Sri Lanka’s tea exports have not caught up with its fast growing production this year, with the difference between the two quantities notching up to 27 million kilos, up from an average 10 million kilos in other years. Industry watchers however say the extra teas could be absorbed in the current winter buying.
The higher than average gap between production and exports comes as a result of a bumper tea crop coming out of the April and May holiday season.
Industry watchers say the quality of teas suffered with the increase in the crop, with buyers not too keen on marginal quality teas.
The weekly and monthly sales average that took a beating due to the marginal quality teas are still to recover against 2004 averages.
Forbes and Walkers Commodity Brokers reported that the average price of all teas sold in September 2005 was Rs.192.12 per kilo – an 8 percent increase on the August average of Rs.178.13.
The national average for September 2004 was however higher at Rs.195.17 with August of that year also posting a higher Rs.188.53.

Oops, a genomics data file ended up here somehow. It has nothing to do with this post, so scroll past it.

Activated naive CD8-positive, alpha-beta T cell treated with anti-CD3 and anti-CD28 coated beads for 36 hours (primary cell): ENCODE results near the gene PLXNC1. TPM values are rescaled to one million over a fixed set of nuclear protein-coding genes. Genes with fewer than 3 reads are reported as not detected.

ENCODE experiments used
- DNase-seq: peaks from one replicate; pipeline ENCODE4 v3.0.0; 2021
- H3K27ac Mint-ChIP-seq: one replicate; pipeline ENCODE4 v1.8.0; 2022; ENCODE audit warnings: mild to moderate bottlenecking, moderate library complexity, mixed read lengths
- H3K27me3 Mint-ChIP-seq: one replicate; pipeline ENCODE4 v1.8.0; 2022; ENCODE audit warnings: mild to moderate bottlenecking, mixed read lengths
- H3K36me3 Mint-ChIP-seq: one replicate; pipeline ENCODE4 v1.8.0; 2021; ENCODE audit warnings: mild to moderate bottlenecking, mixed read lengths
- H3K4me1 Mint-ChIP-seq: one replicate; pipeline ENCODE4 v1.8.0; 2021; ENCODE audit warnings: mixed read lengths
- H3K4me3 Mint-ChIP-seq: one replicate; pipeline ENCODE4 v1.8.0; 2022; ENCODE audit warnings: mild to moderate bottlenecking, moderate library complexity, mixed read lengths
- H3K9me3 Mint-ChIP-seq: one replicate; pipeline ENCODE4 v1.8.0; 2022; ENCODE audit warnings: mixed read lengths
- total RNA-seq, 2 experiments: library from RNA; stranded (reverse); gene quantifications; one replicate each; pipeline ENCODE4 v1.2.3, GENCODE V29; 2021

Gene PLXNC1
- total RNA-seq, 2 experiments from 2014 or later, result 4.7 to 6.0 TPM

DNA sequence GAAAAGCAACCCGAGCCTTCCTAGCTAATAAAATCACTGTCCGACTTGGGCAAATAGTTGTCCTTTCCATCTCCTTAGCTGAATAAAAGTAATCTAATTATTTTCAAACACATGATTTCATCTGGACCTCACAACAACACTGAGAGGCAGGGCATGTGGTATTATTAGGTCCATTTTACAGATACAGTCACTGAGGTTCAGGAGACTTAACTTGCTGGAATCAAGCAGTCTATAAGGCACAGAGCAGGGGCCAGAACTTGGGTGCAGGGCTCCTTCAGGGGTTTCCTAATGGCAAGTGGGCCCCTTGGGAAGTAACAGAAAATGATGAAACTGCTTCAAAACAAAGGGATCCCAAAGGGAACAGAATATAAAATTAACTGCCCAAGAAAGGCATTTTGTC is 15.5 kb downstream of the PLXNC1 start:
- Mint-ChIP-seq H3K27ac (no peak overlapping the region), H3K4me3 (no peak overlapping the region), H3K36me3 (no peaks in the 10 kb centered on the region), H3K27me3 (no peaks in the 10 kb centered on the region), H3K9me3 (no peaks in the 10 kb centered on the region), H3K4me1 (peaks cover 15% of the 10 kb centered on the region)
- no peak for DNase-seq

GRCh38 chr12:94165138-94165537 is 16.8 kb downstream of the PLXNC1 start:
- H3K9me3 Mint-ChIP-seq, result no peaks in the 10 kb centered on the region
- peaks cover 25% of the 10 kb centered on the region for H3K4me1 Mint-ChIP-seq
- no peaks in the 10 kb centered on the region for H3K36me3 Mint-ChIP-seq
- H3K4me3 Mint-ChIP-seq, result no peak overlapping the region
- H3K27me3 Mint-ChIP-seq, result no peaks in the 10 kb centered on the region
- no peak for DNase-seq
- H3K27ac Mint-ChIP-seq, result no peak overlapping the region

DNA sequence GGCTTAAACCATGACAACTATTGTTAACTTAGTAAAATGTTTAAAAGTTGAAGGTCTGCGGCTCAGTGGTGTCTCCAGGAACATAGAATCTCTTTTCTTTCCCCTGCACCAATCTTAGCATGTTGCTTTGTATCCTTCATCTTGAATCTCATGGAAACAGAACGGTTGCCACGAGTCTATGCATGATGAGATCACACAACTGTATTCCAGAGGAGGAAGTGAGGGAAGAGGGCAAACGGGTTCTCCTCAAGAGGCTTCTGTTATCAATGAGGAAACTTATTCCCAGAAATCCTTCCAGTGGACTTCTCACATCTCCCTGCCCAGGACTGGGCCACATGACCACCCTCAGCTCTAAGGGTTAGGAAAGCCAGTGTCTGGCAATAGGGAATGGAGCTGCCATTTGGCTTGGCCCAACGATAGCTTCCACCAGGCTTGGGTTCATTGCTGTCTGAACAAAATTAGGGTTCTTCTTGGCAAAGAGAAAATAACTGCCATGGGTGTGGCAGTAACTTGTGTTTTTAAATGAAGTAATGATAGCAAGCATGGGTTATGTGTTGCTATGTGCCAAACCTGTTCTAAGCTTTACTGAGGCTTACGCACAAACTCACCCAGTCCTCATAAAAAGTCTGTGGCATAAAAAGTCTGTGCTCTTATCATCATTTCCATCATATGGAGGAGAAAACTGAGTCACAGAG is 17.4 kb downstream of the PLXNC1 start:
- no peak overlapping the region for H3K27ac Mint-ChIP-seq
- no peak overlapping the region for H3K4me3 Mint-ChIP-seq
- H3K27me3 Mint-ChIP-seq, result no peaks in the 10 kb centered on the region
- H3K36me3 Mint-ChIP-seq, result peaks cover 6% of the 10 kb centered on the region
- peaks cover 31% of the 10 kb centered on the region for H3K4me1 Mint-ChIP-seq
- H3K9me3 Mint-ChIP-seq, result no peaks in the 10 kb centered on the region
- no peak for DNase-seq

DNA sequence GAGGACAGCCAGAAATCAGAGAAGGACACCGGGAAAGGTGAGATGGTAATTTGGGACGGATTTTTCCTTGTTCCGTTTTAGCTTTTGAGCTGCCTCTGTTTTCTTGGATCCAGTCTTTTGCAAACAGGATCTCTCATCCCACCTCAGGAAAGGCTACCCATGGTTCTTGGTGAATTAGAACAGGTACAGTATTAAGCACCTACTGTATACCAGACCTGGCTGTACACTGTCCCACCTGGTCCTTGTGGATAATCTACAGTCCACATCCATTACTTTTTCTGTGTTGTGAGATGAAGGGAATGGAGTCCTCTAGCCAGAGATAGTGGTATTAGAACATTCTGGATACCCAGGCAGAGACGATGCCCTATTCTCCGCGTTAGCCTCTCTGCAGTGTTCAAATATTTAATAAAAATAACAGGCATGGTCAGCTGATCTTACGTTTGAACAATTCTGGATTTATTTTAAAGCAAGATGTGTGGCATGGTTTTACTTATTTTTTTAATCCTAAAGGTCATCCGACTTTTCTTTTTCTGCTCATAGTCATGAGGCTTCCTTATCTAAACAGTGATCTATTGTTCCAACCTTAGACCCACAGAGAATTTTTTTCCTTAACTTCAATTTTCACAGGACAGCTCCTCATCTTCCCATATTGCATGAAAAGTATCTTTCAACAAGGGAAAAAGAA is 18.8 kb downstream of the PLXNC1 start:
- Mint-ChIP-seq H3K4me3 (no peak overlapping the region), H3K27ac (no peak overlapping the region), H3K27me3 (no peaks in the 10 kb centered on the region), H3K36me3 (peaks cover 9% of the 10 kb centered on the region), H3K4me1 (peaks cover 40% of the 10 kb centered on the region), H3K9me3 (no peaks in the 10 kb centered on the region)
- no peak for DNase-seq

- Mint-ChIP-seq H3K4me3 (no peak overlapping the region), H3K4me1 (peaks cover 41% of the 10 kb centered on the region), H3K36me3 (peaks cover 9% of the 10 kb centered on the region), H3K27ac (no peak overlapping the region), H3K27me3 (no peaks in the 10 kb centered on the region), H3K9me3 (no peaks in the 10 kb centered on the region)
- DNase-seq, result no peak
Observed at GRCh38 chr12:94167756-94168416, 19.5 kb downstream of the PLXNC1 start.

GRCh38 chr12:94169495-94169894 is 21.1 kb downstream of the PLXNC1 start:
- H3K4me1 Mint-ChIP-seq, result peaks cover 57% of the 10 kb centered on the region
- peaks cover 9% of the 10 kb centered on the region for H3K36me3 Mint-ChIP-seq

The sales average for the year however is on the high side, thanks to higher prices in the beginning of the year and higher prices for the low grown tea crop.
The total sale average up to September 2005 notched up to Rs.182.74 against Rs.170.88 posted in 2004.
Meanwhile statistics published by Asia Siyaka Commodity Brokers in their weekly report indicates that Sri Lanka recorded a nine million kilo increase in packeted tea exports as tariff barriers in some tea importing countries are relaxed and new market for Ceylon tea emerge.
Officials said higher shipment to Libya and a move by Egypt to cut duty on packed teas helped Sri Lanka export a total 52.49 mn kilos in packeted form.
A number of other tea importing countries have also reportedly cut tariffs on packeted tea shipments.
Officials say the increase in packed teas was partially responsible for the drop in bulk tea exports and the overall drop in exports up to Aughst 2005.
Bulk tea exports dropped to 144.58 million kilos from 127.1 million kilos last year.
Bulk teas accounted for 53 percent of all teas exported in 2005, again down from 64 percent in 2004.
While lower bulk teas exports is the strategy Sri Lanka should look to adopt it should also look to increase other streams of exports to take up the teas left from the volume exports.
-Shafraz Farook: firstname.lastname@example.org